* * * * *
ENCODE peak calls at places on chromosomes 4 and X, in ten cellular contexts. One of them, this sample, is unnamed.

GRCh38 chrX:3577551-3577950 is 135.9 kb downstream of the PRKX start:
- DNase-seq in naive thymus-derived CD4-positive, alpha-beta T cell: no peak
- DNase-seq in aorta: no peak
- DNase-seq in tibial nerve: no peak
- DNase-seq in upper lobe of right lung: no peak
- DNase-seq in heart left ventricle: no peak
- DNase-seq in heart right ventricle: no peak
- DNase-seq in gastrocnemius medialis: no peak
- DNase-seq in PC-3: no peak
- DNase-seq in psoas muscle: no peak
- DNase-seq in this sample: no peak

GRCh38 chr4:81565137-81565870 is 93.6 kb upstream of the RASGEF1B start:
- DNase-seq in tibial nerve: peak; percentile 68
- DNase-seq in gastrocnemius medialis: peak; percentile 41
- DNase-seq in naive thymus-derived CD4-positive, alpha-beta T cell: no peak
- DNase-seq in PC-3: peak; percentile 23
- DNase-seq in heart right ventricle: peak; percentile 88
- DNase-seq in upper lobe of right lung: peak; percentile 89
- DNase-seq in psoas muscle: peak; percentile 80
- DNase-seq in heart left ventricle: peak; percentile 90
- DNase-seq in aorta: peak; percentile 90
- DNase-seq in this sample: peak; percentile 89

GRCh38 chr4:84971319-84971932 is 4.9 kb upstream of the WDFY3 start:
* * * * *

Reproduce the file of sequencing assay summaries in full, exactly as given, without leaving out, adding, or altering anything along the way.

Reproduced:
ENCODE peak calls at places on chromosomes 4 and X, in ten cellular contexts. One of them, this sample, is unnamed.

GRCh38 chrX:3577551-3577950 is 135.9 kb downstream of the PRKX start:
- DNase-seq in naive thymus-derived CD4-positive, alpha-beta T cell: no peak
- DNase-seq in aorta: no peak
- DNase-seq in tibial nerve: no peak
- DNase-seq in upper lobe of right lung: no peak
- DNase-seq in heart left ventricle: no peak
- DNase-seq in heart right ventricle: no peak
- DNase-seq in gastrocnemius medialis: no peak
- DNase-seq in PC-3: no peak
- DNase-seq in psoas muscle: no peak
- DNase-seq in this sample: no peak

GRCh38 chr4:81565137-81565870 is 93.6 kb upstream of the RASGEF1B start:
- DNase-seq in tibial nerve: peak; percentile 68
- DNase-seq in gastrocnemius medialis: peak; percentile 41
- DNase-seq in naive thymus-derived CD4-positive, alpha-beta T cell: no peak
- DNase-seq in PC-3: peak; percentile 23
- DNase-seq in heart right ventricle: peak; percentile 88
- DNase-seq in upper lobe of right lung: peak; percentile 89
- DNase-seq in psoas muscle: peak; percentile 80
- DNase-seq in heart left ventricle: peak; percentile 90
- DNase-seq in aorta: peak; percentile 90
- DNase-seq in this sample: peak; percentile 89

GRCh38 chr4:84971319-84971932 is 4.9 kb upstream of the WDFY3 start: